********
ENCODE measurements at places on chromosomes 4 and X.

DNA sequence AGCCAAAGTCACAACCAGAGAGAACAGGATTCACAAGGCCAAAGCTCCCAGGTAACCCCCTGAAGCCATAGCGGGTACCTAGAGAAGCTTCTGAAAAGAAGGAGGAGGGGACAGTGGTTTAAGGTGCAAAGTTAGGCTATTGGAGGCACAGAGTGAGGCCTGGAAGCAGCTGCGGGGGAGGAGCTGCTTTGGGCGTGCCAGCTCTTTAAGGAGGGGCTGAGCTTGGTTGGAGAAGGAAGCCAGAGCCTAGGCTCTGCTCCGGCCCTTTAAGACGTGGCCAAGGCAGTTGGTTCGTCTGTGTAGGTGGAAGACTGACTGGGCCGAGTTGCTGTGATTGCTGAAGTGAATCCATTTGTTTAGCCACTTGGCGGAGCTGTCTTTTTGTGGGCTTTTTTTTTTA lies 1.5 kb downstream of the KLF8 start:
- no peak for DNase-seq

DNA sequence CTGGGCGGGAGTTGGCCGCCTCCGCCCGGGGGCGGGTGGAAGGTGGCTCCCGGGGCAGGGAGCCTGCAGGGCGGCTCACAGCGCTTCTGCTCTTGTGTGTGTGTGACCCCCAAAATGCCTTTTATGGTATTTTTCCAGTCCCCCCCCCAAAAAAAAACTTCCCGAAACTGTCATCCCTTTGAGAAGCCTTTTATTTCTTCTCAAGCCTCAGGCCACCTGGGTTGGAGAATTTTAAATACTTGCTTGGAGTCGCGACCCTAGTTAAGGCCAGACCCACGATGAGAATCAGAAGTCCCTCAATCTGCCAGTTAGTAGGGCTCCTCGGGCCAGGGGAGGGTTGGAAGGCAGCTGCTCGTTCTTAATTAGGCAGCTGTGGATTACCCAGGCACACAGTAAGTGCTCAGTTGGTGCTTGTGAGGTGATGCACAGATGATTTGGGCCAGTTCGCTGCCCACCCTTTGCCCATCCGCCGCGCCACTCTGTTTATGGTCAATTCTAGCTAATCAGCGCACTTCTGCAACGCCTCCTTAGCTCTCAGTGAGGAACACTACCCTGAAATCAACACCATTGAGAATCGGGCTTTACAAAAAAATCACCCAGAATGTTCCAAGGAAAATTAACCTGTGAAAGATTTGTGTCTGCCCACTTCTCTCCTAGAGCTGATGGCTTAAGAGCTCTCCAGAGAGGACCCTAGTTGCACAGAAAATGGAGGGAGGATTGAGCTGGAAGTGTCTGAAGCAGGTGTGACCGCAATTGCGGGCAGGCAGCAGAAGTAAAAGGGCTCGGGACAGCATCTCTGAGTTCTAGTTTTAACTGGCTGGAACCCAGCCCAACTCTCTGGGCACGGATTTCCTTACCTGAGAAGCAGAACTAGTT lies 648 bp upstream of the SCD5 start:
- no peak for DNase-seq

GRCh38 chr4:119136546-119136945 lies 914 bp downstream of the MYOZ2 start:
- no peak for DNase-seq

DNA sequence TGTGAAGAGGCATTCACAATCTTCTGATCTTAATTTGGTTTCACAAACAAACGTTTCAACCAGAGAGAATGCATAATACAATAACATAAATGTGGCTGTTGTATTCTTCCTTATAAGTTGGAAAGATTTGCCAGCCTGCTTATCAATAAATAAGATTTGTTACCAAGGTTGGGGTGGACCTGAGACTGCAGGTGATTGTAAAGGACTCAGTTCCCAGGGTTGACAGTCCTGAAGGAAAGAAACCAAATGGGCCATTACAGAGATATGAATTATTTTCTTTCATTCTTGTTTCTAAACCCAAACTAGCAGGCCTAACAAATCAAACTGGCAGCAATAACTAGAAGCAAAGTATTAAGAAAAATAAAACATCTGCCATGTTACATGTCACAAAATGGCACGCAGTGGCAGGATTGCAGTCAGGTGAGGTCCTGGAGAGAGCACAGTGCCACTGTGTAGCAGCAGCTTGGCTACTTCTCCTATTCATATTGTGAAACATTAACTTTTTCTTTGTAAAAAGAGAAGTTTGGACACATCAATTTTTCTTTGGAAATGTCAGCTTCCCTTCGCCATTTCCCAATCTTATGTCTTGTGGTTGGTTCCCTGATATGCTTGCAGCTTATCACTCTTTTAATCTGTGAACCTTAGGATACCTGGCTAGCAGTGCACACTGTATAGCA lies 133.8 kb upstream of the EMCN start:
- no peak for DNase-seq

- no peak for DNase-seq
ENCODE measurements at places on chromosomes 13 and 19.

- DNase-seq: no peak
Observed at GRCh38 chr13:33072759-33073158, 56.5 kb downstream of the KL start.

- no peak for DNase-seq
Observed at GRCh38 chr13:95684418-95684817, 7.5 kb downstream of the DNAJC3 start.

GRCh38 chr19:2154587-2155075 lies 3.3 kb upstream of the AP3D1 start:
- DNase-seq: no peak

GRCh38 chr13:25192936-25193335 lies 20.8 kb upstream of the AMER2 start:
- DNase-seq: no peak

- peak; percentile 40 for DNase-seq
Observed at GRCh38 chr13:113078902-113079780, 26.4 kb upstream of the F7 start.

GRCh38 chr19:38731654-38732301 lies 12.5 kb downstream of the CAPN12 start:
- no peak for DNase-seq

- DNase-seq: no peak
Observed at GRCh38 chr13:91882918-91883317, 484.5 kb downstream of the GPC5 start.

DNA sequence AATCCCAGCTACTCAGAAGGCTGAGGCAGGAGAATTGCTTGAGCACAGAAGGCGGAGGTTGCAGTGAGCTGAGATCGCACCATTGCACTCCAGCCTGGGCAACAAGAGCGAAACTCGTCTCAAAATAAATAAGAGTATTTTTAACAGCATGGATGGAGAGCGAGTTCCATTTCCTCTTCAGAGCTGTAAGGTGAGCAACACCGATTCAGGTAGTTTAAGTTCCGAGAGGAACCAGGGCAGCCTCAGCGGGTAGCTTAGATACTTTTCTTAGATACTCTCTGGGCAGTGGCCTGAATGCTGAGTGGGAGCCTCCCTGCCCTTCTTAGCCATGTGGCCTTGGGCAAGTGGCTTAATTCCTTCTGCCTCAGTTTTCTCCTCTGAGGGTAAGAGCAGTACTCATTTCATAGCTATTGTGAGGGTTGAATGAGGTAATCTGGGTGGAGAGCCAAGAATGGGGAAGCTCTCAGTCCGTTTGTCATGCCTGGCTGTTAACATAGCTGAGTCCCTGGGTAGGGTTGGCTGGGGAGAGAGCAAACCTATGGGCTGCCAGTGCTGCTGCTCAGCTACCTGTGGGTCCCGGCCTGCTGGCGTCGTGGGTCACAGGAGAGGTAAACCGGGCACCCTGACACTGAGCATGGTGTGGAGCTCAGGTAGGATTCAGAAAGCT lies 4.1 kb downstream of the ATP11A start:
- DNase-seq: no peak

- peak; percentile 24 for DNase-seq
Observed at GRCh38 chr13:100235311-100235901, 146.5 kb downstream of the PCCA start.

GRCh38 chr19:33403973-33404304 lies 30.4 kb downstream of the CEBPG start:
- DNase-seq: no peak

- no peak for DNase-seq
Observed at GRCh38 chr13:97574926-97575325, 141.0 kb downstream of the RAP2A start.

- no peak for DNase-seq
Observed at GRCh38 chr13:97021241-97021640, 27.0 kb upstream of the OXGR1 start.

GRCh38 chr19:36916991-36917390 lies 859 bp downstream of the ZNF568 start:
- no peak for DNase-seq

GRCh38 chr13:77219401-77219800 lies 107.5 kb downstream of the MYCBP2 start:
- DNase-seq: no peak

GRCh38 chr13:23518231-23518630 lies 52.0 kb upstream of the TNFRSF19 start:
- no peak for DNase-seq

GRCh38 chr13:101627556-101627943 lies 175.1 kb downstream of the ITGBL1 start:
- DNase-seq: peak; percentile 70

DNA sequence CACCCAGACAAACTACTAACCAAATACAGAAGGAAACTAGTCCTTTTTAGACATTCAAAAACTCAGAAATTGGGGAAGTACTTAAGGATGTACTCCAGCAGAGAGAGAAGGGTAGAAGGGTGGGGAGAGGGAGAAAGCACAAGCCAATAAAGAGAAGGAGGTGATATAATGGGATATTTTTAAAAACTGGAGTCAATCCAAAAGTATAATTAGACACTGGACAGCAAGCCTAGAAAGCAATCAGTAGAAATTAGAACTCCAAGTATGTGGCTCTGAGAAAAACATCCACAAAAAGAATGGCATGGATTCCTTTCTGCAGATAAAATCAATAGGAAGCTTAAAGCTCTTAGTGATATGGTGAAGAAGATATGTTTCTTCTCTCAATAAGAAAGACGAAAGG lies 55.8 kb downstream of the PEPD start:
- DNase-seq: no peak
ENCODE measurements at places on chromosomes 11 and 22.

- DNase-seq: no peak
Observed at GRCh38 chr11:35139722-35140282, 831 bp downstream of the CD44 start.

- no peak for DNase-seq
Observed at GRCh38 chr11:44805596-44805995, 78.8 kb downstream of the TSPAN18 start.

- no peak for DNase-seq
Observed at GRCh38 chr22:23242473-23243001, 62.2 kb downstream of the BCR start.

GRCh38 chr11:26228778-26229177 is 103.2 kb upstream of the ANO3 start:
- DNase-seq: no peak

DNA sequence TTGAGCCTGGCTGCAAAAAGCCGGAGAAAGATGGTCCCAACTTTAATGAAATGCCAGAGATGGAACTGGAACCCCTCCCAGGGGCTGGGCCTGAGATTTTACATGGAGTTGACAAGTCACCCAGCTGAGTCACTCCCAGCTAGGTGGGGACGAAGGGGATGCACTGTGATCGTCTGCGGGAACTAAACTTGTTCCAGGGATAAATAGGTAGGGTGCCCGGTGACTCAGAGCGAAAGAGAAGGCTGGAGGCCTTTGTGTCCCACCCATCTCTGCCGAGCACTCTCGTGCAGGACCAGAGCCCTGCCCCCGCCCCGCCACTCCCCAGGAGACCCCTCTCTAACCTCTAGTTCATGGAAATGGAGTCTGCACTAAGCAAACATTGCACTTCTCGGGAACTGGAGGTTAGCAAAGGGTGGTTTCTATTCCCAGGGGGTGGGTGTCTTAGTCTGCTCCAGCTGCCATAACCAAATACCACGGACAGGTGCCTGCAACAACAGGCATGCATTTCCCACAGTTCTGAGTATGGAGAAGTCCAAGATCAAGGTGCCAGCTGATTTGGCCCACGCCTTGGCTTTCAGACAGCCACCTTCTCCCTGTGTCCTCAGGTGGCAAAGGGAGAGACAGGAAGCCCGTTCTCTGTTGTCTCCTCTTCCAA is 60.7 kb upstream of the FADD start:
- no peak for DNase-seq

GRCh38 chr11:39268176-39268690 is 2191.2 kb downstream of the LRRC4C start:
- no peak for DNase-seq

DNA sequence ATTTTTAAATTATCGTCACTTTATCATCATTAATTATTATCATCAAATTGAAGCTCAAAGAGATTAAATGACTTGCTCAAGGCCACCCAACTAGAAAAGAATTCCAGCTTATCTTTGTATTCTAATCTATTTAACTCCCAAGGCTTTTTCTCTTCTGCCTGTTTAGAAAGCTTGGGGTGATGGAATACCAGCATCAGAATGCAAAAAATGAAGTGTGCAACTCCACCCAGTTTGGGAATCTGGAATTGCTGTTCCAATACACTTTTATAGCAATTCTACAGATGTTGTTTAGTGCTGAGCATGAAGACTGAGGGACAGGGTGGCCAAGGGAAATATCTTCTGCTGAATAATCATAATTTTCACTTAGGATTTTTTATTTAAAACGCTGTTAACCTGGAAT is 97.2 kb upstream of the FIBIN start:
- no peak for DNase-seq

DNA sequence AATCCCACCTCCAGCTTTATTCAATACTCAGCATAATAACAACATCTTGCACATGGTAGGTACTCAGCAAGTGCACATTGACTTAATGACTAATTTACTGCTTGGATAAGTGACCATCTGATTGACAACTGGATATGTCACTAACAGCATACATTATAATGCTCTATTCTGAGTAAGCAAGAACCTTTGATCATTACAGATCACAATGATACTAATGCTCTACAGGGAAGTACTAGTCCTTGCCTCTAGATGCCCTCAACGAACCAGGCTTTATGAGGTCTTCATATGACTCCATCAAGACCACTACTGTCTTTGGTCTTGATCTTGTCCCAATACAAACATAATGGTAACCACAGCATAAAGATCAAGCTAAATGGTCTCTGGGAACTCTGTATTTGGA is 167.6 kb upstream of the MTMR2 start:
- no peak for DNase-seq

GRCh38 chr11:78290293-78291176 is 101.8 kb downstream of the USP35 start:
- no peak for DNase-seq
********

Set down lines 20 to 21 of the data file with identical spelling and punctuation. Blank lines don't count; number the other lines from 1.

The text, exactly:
- peak; percentile 40 for DNase-seq
Observed at GRCh38 chr13:113078902-113079780, 26.4 kb upstream of the F7 start.